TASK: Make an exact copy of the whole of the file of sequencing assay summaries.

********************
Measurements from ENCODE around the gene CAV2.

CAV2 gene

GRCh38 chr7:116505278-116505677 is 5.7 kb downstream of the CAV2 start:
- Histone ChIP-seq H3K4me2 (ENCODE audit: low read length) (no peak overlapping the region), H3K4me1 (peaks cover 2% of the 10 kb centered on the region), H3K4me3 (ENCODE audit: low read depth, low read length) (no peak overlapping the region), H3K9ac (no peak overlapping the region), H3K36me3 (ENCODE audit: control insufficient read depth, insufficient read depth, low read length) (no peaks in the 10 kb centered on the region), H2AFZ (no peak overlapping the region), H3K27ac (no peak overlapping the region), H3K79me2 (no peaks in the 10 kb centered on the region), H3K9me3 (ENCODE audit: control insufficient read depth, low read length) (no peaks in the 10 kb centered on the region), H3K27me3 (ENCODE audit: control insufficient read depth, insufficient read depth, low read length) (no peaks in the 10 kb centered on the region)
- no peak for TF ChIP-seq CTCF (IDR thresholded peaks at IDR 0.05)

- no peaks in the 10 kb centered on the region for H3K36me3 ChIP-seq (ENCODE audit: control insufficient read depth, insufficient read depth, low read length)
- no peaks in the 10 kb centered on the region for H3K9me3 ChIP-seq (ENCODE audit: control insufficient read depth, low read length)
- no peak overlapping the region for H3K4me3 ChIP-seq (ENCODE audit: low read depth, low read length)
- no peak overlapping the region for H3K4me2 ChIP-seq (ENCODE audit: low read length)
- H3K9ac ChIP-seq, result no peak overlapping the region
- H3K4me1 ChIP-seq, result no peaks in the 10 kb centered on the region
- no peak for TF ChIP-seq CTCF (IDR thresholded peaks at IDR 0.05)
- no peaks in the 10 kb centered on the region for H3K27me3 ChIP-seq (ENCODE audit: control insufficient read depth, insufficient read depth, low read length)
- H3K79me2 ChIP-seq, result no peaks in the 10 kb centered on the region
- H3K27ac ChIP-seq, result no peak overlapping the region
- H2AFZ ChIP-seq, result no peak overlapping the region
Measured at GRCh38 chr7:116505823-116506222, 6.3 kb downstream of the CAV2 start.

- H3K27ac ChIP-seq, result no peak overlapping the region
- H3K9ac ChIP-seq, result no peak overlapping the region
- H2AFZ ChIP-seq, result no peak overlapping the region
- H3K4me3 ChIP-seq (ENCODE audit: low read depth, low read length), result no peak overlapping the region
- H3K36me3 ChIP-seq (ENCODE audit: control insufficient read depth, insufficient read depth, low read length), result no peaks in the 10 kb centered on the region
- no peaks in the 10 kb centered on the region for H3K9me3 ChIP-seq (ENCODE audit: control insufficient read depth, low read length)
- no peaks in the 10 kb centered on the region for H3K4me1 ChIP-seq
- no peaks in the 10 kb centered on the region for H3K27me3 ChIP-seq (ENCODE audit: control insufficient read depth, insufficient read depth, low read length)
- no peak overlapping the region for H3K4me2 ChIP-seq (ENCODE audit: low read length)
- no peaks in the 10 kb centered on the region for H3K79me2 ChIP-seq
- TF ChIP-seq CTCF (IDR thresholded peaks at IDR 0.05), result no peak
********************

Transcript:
Measurements from ENCODE around the gene CAV2.

CAV2 gene

GRCh38 chr7:116505278-116505677 is 5.7 kb downstream of the CAV2 start:
- Histone ChIP-seq H3K4me2 (ENCODE audit: low read length) (no peak overlapping the region), H3K4me1 (peaks cover 2% of the 10 kb centered on the region), H3K4me3 (ENCODE audit: low read depth, low read length) (no peak overlapping the region), H3K9ac (no peak overlapping the region), H3K36me3 (ENCODE audit: control insufficient read depth, insufficient read depth, low read length) (no peaks in the 10 kb centered on the region), H2AFZ (no peak overlapping the region), H3K27ac (no peak overlapping the region), H3K79me2 (no peaks in the 10 kb centered on the region), H3K9me3 (ENCODE audit: control insufficient read depth, low read length) (no peaks in the 10 kb centered on the region), H3K27me3 (ENCODE audit: control insufficient read depth, insufficient read depth, low read length) (no peaks in the 10 kb centered on the region)
- no peak for TF ChIP-seq CTCF (IDR thresholded peaks at IDR 0.05)

- no peaks in the 10 kb centered on the region for H3K36me3 ChIP-seq (ENCODE audit: control insufficient read depth, insufficient read depth, low read length)
- no peaks in the 10 kb centered on the region for H3K9me3 ChIP-seq (ENCODE audit: control insufficient read depth, low read length)
- no peak overlapping the region for H3K4me3 ChIP-seq (ENCODE audit: low read depth, low read length)
- no peak overlapping the region for H3K4me2 ChIP-seq (ENCODE audit: low read length)
- H3K9ac ChIP-seq, result no peak overlapping the region
- H3K4me1 ChIP-seq, result no peaks in the 10 kb centered on the region
- no peak for TF ChIP-seq CTCF (IDR thresholded peaks at IDR 0.05)
- no peaks in the 10 kb centered on the region for H3K27me3 ChIP-seq (ENCODE audit: control insufficient read depth, insufficient read depth, low read length)
- H3K79me2 ChIP-seq, result no peaks in the 10 kb centered on the region
- H3K27ac ChIP-seq, result no peak overlapping the region
- H2AFZ ChIP-seq, result no peak overlapping the region
Measured at GRCh38 chr7:116505823-116506222, 6.3 kb downstream of the CAV2 start.

- H3K27ac ChIP-seq, result no peak overlapping the region
- H3K9ac ChIP-seq, result no peak overlapping the region
- H2AFZ ChIP-seq, result no peak overlapping the region
- H3K4me3 ChIP-seq (ENCODE audit: low read depth, low read length), result no peak overlapping the region
- H3K36me3 ChIP-seq (ENCODE audit: control insufficient read depth, insufficient read depth, low read length), result no peaks in the 10 kb centered on the region
- no peaks in the 10 kb centered on the region for H3K9me3 ChIP-seq (ENCODE audit: control insufficient read depth, low read length)
- no peaks in the 10 kb centered on the region for H3K4me1 ChIP-seq
- no peaks in the 10 kb centered on the region for H3K27me3 ChIP-seq (ENCODE audit: control insufficient read depth, insufficient read depth, low read length)
- no peak overlapping the region for H3K4me2 ChIP-seq (ENCODE audit: low read length)
- no peaks in the 10 kb centered on the region for H3K79me2 ChIP-seq
- TF ChIP-seq CTCF (IDR thresholded peaks at IDR 0.05), result no peak